Aug 17, 2022  
OHIO University Undergraduate Catalog 2022-23 
    
OHIO University Undergraduate Catalog 2022-23
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CARS 2110 - Rome Under the Caesars


In this course we look at life and thought in ancient Rome from Augustus through Marcus Aurelius (30 BC - AD 180) based on material, documentary, and literary sources. We investigate humanistic questions across cultural boundaries. The primary focus is on how the inhabitants of Rome lived and what they thought about fundamental issues such as: How did elites and the common people function in a hierarchical society? What was the role of religion? of education? of art? How did Romans deal with death? What ultimately made life worth living for an ancient Roman? We will study the political lives of Roman elites, the rituals of daily life, and the art and architecture that made up the environment in which these people lived. These issues are then compared with our own attitudes in modern America in an attempt to understand differences and commonalities shared by human beings in different cultures.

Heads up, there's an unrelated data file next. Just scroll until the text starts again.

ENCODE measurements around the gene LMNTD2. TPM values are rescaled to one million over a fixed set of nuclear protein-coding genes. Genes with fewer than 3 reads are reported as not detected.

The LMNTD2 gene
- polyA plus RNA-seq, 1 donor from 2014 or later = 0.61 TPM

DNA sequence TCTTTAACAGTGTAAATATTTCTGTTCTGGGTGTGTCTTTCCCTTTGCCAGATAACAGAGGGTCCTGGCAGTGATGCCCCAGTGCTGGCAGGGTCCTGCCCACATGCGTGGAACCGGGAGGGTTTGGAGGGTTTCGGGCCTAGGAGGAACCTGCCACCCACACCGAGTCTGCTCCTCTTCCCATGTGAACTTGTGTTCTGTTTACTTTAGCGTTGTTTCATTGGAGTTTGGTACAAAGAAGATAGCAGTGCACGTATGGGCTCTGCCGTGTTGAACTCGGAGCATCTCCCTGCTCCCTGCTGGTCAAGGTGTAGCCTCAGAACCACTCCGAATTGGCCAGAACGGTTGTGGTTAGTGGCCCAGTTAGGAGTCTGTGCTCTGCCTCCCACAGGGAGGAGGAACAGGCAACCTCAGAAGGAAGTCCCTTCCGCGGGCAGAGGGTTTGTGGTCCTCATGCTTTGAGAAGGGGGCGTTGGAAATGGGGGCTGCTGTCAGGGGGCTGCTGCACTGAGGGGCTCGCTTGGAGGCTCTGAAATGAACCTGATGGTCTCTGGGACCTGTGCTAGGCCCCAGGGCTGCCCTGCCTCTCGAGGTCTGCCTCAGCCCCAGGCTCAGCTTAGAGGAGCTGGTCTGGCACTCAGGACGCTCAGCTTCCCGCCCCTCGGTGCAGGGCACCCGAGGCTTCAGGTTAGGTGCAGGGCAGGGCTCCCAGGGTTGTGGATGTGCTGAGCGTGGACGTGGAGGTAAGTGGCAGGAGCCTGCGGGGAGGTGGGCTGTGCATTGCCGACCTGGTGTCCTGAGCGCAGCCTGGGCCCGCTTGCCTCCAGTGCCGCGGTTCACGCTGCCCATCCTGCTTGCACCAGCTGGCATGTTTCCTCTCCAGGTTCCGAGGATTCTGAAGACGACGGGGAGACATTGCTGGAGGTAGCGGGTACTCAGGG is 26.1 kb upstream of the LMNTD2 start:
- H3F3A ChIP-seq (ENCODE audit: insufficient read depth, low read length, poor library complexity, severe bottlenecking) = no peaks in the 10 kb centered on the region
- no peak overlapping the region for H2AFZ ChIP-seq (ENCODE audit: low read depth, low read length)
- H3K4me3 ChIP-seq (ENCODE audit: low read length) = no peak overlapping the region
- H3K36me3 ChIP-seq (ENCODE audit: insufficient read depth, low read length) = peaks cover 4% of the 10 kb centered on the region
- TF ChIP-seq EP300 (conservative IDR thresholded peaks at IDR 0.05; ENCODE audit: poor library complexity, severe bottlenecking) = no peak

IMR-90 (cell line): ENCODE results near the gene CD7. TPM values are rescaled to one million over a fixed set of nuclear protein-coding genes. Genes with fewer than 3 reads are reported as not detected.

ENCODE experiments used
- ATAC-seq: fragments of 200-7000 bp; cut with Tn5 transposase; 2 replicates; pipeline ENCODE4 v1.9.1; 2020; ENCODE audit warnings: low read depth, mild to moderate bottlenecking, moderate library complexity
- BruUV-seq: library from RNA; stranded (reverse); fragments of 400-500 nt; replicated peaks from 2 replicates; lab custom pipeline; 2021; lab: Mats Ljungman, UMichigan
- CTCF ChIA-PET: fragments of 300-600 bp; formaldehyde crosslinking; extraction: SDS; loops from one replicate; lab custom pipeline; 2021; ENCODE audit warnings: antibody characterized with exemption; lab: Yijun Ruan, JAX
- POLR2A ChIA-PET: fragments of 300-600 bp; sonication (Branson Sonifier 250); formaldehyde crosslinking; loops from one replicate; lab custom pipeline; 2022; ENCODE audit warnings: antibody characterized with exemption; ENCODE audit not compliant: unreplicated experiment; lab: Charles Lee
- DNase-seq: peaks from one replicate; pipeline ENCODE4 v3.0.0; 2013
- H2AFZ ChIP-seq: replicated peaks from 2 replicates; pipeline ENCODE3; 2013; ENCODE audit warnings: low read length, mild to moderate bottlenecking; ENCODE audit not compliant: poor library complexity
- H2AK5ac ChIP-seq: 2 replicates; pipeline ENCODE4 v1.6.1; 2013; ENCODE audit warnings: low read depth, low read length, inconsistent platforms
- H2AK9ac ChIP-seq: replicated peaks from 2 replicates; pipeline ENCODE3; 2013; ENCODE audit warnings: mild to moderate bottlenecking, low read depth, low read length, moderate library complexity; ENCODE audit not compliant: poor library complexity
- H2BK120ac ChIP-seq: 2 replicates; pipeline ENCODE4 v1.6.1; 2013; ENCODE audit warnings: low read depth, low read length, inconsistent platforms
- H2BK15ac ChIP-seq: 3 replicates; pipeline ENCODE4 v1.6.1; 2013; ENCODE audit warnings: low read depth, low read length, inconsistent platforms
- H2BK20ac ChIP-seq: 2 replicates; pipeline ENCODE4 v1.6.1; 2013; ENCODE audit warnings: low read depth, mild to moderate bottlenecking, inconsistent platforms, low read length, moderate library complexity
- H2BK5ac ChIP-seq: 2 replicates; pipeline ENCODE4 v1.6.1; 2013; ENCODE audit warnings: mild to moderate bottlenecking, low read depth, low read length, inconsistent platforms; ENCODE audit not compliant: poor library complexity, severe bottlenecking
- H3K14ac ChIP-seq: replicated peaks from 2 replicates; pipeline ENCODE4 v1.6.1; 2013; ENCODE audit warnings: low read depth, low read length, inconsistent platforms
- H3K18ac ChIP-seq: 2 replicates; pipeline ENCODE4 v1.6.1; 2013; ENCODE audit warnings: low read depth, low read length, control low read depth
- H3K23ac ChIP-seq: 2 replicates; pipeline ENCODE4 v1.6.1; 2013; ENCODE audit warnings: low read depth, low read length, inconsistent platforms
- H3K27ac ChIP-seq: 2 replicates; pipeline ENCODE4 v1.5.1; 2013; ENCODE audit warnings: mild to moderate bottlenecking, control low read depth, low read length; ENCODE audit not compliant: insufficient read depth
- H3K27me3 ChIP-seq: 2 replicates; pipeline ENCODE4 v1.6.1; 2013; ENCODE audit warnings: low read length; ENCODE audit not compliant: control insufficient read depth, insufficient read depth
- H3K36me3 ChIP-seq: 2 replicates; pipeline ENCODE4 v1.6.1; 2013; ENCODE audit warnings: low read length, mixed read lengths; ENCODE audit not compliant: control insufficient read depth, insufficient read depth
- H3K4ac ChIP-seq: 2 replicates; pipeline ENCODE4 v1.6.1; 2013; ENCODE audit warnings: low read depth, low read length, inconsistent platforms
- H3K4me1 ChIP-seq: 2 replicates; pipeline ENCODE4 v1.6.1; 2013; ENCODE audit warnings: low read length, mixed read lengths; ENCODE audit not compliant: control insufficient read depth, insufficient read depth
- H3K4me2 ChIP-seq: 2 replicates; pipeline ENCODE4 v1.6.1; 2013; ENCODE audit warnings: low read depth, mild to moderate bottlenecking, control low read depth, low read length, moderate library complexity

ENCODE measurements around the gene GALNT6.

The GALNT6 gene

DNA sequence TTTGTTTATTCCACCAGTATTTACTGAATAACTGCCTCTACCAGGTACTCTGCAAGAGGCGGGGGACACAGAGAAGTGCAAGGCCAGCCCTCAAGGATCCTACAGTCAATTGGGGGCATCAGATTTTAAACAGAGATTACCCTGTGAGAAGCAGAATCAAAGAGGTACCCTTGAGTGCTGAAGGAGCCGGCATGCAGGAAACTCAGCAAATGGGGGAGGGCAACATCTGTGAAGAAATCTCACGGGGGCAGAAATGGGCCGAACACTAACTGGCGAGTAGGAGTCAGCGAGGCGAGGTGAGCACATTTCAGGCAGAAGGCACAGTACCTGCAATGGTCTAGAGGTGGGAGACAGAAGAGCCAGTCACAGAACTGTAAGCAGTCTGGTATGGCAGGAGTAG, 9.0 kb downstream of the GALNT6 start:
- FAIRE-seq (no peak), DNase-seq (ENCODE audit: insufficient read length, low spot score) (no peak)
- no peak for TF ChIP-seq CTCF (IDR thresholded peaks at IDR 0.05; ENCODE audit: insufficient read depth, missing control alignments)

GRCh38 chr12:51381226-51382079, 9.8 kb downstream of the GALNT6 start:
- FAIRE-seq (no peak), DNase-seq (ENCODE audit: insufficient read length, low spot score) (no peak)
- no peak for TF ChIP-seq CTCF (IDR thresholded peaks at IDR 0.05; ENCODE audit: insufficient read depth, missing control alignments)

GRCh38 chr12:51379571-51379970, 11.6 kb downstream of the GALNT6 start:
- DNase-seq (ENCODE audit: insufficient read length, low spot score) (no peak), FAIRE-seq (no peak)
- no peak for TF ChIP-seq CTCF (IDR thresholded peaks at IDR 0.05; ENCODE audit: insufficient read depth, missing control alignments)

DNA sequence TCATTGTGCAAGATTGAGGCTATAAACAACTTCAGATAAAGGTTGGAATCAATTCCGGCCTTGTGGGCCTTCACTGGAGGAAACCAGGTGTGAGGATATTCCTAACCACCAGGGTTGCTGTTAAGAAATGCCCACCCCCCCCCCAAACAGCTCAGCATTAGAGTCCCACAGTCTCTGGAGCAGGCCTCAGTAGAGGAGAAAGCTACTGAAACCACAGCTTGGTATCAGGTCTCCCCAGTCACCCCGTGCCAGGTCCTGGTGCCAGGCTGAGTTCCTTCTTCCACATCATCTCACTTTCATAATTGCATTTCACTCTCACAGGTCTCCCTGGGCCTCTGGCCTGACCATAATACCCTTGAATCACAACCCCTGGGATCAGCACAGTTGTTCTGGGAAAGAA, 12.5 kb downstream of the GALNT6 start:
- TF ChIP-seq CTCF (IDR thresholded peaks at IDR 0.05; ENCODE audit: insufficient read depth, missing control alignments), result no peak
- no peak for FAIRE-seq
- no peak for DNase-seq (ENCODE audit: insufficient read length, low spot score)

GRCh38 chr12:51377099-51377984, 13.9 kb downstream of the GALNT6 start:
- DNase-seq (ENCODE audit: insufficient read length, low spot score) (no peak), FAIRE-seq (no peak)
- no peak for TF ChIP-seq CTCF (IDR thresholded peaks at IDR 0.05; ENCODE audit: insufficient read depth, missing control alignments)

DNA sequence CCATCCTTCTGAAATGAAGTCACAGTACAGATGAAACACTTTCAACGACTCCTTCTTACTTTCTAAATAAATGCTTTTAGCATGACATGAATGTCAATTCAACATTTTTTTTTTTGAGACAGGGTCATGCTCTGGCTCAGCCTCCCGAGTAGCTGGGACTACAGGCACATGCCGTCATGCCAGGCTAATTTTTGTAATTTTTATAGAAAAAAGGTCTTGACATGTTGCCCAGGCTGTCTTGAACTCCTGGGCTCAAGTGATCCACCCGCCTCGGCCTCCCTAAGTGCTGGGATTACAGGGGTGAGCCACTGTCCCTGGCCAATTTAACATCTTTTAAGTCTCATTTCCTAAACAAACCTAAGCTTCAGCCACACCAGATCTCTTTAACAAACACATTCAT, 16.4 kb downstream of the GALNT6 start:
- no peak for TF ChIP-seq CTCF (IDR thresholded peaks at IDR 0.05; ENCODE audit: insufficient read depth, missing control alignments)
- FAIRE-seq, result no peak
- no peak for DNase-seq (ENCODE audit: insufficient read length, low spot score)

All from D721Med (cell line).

Credit Hours: 3
OHIO BRICKS Pillar: Humanities: Text and Contexts
General Education Code (students who entered prior to Fall 2021-22): 2HL
Repeat/Retake Information: May be retaken two times excluding withdrawals, but only last course taken counts.
Lecture/Lab Hours: 3.0 lecture
Grades: Eligible Grades: A-F,WP,WF,WN,FN,AU,I
Course Transferability: OTM course: TMAH Arts & Humanities
College Credit Plus: Level 1
Learning Outcomes:
  • Students will be able to identify key terms and events in the history of the early Roman Empire, and explain why Roman society developed as it did.
  • Students will be able to explain the roles that religion, art, family, politics, warfare, and leisure activities play in development of Roman culture.
  • Students will be able to evaluate a broad range of historical, literary, artistic, and philosophical texts, to analyze their arguments, evaluate their strengths and weaknesses, to connect them to other ideas, arguments, and contexts.
  • Students will be able to judge ancient societies in their own terms, and so to recognize and avoid cultural biases or assumptions in their analysis and evaluation of evidence.
  • Students will be able to distinguish similarities and differences between Roman culture and modern American culture, and to explain how modern society was influenced by ancient Rome.
  • Students will be able to take a position on an issue and argue that position effectively, both orally and in written arguments.



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